I am having trouble creating a s+1 transfer function to represent the impedance of an inductor. Can’t use the 1/(s+1) transfer function in the library because the order of the denominator must be greater than or equal to the order of the numerator. If I create the inverse function using the library transfer function block and then invert it I get a divide by zero error. I can solve that by using the saturation library block with the lower limit set to something just greater than zero. Then I try to invert it using the divide by library block nothing happens to the function - it does not get inverted. This seems like it should be so simple. Any suggestions?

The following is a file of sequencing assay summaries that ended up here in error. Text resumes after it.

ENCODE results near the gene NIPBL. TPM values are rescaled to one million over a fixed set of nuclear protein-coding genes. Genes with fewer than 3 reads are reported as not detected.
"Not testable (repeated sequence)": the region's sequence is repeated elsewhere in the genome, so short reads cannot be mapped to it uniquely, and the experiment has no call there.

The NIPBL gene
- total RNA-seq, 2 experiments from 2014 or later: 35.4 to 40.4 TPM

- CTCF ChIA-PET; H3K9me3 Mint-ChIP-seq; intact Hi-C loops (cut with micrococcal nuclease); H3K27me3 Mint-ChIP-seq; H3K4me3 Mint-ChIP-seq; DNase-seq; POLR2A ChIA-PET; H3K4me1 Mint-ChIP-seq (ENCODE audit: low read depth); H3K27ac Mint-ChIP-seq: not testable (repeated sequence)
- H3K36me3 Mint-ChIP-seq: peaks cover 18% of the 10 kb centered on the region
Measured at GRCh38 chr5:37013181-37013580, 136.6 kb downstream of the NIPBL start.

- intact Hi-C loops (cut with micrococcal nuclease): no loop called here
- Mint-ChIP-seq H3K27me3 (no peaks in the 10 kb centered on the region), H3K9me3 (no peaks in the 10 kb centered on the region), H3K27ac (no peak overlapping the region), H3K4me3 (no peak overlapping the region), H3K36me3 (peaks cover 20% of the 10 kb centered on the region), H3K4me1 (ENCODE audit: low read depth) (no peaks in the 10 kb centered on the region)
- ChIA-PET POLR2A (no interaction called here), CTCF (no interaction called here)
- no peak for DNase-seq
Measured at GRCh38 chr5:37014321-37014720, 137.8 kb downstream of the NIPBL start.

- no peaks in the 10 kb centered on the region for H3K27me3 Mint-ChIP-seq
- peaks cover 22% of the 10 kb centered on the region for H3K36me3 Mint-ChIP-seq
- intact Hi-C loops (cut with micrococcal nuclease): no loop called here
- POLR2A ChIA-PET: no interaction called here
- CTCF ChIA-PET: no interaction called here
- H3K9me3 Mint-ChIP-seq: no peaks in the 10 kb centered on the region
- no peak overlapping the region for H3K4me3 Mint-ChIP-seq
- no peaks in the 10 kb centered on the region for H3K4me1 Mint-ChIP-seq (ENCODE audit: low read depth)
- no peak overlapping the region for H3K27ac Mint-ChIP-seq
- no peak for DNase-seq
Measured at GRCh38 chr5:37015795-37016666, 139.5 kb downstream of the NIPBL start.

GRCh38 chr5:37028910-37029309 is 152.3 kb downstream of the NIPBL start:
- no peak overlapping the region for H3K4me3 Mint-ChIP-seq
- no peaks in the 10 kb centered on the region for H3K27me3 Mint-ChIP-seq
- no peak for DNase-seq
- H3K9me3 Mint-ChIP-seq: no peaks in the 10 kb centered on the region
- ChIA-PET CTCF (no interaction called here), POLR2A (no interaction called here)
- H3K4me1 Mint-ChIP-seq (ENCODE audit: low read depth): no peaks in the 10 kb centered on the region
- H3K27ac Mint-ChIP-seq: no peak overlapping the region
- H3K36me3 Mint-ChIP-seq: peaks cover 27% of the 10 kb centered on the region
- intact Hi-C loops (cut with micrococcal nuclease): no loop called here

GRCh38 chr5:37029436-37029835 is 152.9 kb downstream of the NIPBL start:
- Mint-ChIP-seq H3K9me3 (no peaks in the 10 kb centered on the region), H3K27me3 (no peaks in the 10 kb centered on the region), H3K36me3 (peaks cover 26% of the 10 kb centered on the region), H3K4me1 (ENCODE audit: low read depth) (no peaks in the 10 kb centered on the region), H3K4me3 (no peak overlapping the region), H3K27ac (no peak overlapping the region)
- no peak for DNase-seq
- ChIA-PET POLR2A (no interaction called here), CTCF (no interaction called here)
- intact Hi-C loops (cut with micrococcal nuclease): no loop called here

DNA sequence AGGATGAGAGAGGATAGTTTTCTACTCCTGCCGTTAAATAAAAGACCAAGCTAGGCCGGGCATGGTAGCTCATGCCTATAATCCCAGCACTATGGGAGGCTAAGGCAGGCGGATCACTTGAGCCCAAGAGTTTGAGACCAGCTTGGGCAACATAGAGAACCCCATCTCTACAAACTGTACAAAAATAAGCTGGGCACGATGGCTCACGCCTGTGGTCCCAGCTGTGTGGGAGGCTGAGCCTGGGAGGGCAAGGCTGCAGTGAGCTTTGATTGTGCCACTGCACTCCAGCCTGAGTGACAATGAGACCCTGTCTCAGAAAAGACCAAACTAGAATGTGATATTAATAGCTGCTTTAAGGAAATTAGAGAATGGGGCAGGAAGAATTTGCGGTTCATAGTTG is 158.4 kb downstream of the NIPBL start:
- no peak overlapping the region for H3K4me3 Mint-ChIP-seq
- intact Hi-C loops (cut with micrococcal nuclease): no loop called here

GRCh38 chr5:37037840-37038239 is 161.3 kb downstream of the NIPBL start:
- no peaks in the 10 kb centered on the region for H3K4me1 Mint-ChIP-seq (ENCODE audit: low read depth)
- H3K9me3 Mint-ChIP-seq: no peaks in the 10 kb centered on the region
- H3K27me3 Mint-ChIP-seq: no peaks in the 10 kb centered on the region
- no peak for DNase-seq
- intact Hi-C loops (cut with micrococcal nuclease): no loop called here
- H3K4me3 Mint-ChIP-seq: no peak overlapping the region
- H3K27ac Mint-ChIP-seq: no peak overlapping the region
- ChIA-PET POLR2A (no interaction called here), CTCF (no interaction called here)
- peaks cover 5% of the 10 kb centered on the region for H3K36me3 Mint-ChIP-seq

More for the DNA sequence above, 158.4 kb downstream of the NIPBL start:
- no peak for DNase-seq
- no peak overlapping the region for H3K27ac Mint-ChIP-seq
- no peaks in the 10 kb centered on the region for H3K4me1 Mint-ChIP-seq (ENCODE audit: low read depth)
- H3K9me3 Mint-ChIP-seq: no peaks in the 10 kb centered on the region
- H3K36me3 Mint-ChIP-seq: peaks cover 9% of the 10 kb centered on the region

The reason why this is not supported relates to the “Why is there no Derivative block in the component library?” question asked previously.

One workaround would be to add a high-frequency cutoff for the impedance, much as would result in a practical inductor due to parasitic capacitances. The transfer function will be inductive at low frequencies and at higher frequencies the effects of the parasitic capacitances will dominate. Most models should have the order of the denominator greater than that of the numerator.

A more general question is what is the goal of computing the impedance separately, opposed from using the impedance to compute a current value?